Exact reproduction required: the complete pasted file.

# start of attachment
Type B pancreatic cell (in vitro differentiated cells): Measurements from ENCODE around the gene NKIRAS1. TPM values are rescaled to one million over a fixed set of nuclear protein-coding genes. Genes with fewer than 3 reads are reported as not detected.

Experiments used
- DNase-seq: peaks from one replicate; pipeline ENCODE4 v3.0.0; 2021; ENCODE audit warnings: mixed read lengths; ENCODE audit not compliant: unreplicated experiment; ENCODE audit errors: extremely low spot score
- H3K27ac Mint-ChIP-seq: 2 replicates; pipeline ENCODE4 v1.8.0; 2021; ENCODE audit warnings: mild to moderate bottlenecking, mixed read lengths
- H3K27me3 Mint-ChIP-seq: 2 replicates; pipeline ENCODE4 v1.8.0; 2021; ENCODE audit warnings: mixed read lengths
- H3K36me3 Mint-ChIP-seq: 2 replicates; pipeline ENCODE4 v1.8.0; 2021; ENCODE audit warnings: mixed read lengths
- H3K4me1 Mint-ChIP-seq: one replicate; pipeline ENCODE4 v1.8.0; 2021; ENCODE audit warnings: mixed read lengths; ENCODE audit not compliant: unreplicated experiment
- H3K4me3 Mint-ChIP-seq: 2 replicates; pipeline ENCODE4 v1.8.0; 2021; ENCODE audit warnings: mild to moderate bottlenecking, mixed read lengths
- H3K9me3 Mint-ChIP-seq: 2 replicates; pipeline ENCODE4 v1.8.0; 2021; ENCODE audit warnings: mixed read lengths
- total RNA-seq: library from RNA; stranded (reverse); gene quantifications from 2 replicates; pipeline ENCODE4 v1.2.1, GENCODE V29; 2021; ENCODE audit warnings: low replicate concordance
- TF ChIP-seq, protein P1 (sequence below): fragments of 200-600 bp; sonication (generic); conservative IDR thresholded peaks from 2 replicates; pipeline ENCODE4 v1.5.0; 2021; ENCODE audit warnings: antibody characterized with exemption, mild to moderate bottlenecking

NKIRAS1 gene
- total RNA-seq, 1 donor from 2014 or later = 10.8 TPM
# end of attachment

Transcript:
Type B pancreatic cell (in vitro differentiated cells): Measurements from ENCODE around the gene NKIRAS1. TPM values are rescaled to one million over a fixed set of nuclear protein-coding genes. Genes with fewer than 3 reads are reported as not detected.

Experiments used
- DNase-seq: peaks from one replicate; pipeline ENCODE4 v3.0.0; 2021; ENCODE audit warnings: mixed read lengths; ENCODE audit not compliant: unreplicated experiment; ENCODE audit errors: extremely low spot score
- H3K27ac Mint-ChIP-seq: 2 replicates; pipeline ENCODE4 v1.8.0; 2021; ENCODE audit warnings: mild to moderate bottlenecking, mixed read lengths
- H3K27me3 Mint-ChIP-seq: 2 replicates; pipeline ENCODE4 v1.8.0; 2021; ENCODE audit warnings: mixed read lengths
- H3K36me3 Mint-ChIP-seq: 2 replicates; pipeline ENCODE4 v1.8.0; 2021; ENCODE audit warnings: mixed read lengths
- H3K4me1 Mint-ChIP-seq: one replicate; pipeline ENCODE4 v1.8.0; 2021; ENCODE audit warnings: mixed read lengths; ENCODE audit not compliant: unreplicated experiment
- H3K4me3 Mint-ChIP-seq: 2 replicates; pipeline ENCODE4 v1.8.0; 2021; ENCODE audit warnings: mild to moderate bottlenecking, mixed read lengths
- H3K9me3 Mint-ChIP-seq: 2 replicates; pipeline ENCODE4 v1.8.0; 2021; ENCODE audit warnings: mixed read lengths
- total RNA-seq: library from RNA; stranded (reverse); gene quantifications from 2 replicates; pipeline ENCODE4 v1.2.1, GENCODE V29; 2021; ENCODE audit warnings: low replicate concordance
- TF ChIP-seq, protein P1 (sequence below): fragments of 200-600 bp; sonication (generic); conservative IDR thresholded peaks from 2 replicates; pipeline ENCODE4 v1.5.0; 2021; ENCODE audit warnings: antibody characterized with exemption, mild to moderate bottlenecking

NKIRAS1 gene
- total RNA-seq, 1 donor from 2014 or later = 10.8 TPM